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Blurry faces with Samsung, Sony LCD. Is this motion blur?

by tushar mandrekar / October 23, 2007 4:57 AM PDT

I am trying to decide LCD Vs. Plasma. I was looking at 50" PZ77 from Panasonic, looking at 46" Sony V/W3000 and now Samsung. At Frys they had Blu-Ray of I Robot on all sets. In scene toward end where Will Smith is spinning around and shooting at robots coming at him, his face was far more distinct on the plasma than any of the LCDs I saw. Very washed out on the LCDs-- I couldn't see more than the eyeballs when he spins. When he stopped spinning, the facial details were clear.

Is what I've noticed motion blur or is it something else (digital process of image, delays in refresh, gray level difference. My wife is suggesting I look at only 120Hz models. I think the Samsung T4671F is only one in my price range. I'm going to go back to Frys to look at the Samsung, but I was curious if this is really motion blur or some different issue with the LCDs? I understand there are also settings that make it better or worse, so maybe can improve it. Need decide which one to buy and bring home though...

I understood that with 120Hz you avoid 3/2 pulldown. There's also some discussion in different forums that backlight continuous on vs. cycling on-off makes strong impact to percieved motion blur. Is Samsung 4671 backlight continuously on through subsequent frames or it cycles on-off? It seems to have higher contrast and better black levels which would be consistent with this type approach.

My wife's friends tell her plasmas are "bad" so I'm trying to find LCD that doesn't have this problem. I know my wife is wrong about plasma but it's easier for me to get an LCD than to try to argue with her. Pleaes help-- need find LCD without this artifact.

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Yes.
by R. Proffitt Forum moderator / October 23, 2007 5:18 AM PDT
http://tech.msn.com/products/articlecnet.aspx?cp-documentid=4967145 noted the "response time" of plasma is somewhere about 4 mS. LCDs typically are double that so really really fast motion might get a blur but is generally accepted that fast motion tends to not be high detail except for those that have great eyesight (figther pilot jocks?)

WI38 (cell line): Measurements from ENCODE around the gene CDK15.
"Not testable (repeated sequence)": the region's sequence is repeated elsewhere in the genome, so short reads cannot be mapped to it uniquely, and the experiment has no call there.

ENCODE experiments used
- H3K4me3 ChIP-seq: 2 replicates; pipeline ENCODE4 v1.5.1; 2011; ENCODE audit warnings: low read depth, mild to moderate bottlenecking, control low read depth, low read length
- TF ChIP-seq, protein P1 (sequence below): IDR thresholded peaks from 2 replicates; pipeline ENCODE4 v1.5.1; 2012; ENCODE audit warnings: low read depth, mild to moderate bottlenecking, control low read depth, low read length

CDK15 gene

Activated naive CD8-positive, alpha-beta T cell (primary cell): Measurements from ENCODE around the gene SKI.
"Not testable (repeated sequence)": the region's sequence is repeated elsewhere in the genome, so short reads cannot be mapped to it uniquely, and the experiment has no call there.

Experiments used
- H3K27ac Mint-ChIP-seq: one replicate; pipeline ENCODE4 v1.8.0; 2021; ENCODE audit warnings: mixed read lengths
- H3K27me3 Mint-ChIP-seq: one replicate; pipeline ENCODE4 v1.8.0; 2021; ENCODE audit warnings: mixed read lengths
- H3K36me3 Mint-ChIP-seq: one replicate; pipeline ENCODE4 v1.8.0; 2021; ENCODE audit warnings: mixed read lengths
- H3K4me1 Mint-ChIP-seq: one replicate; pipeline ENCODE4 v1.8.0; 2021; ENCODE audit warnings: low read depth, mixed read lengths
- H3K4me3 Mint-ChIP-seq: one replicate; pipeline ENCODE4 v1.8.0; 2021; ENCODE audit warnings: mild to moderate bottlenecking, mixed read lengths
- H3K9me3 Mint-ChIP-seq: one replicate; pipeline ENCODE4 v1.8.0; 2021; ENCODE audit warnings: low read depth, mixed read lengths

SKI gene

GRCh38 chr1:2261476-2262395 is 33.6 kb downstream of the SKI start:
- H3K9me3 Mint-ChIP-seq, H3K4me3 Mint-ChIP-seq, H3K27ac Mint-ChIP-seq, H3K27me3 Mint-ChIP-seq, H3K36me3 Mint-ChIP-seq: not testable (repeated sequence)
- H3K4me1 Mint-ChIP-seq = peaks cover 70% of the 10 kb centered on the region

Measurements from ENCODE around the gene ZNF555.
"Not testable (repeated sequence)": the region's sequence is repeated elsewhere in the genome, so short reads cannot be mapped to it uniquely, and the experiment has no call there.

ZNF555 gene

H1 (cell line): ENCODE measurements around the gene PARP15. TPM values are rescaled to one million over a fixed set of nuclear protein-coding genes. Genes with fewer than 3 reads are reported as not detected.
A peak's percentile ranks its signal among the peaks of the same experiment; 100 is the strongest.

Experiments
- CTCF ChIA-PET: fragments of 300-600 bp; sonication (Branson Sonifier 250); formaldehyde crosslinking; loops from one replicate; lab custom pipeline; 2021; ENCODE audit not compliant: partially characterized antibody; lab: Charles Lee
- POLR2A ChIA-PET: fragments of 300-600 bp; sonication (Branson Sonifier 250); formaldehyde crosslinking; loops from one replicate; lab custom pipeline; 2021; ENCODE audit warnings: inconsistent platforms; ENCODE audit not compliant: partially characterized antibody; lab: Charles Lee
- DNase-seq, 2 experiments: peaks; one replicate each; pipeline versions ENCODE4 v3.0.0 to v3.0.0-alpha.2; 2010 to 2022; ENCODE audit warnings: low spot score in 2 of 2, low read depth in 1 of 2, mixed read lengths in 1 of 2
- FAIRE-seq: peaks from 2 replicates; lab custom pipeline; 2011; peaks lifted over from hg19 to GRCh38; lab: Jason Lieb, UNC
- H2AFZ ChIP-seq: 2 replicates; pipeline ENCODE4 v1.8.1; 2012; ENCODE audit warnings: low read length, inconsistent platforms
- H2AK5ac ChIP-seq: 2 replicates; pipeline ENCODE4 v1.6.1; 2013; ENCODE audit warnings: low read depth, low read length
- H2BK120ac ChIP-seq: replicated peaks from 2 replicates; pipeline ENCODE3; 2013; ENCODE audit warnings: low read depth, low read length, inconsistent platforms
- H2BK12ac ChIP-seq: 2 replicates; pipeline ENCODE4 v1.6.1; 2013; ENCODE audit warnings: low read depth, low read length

Bob
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blur
by HoosierDrag / October 24, 2007 5:42 AM PDT

i have a 46 inch samsung lcd and sit 6 feet away and blur has never been a problem. as hard as i try i don't see any.
i do see the crappy HD signal breakup squares from time-warner cable though.
PS: i also bought a cheap $70 upconverting DVD player from costco--OMG what a difference!

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Went back to Frys. Still not sure what it is.
by tushar mandrekar / October 24, 2007 10:05 PM PDT
In reply to: blur

I still see it during motion in faces. They had a demo of Ferrarri F430 being built and raced. Drivers face was blurry. I checked the XBR4 and Samsung 4671. They looked better, but wasn't completely gone. Not sure if it's with the video feed/processing or really motion blur. Tried watching with glasses vs. without in case it was my astigmatism-- no change. 4671 and XBR4 were good enough picture, I can live with what I see.

Which Costco DVD upconverter model did you buy?

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Reply
by ns387241 / October 25, 2007 12:22 PM PDT

That is image blur you're seeing there. It happens all the time on every LCD I have tested. If that bothers you, go for the plasma. They have smoother colour gradation, more accurate colours, no motion blur and deeper black levels.
The Panasonic TH-50PZ700U is a good choice, however I would be more partial to the Pioneer PDP-5080HD this time round ($2799 for PDP-5080HD at Best Buy), as it just exhibits better of what the Panasonic does. Either way, the plasmas will give an immeasureable amount of motion blur compared to the LCD's. There wouldn't be a piont spending that kind of money on something that isn't satisfying to look at.

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Immeasurable or insignificant?
by AshQuinn1 / October 26, 2007 11:25 PM PDT
In reply to: Reply

"the plasmas will give an immeasureable amount of motion blur compared to the LCD's"

An "immeasureable" amount of motion blur is like saying the picture would be "extraordinarily" blurry. Sounds like you're describing plasma screens as superior to LCD and so "insignificant" might be a better description of how much motion blur plasma screens have compared to LCDs?
~~~PAUL~~~

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Paul
by ns387241 / October 27, 2007 5:34 AM PDT

I did mean immeasureable as a response time so small it cannot be measured by the most sensitive of measuring equipment, much less be visible by the eye - trained or untrained.

LCD motion blur is quite visible and was a significant factor when buying my panel displays.

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As a side note
by ns387241 / October 25, 2007 12:25 PM PDT

My appologies, I mixed up models in my last response. The Panasonic PZ77U has an aniti-reflective chemical coating over the screen which mattes the darker scenes a bit. Best to stick with the 75 or 700 series within Panasonic - they both have screen filters without leaving a visual signature on the picture, or, of course the PDP-5080, as mentioned above (screen filter absorbs 80% of light for excellent ambient light rejection)

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motion blur
by magilla414 / November 1, 2007 2:08 AM PDT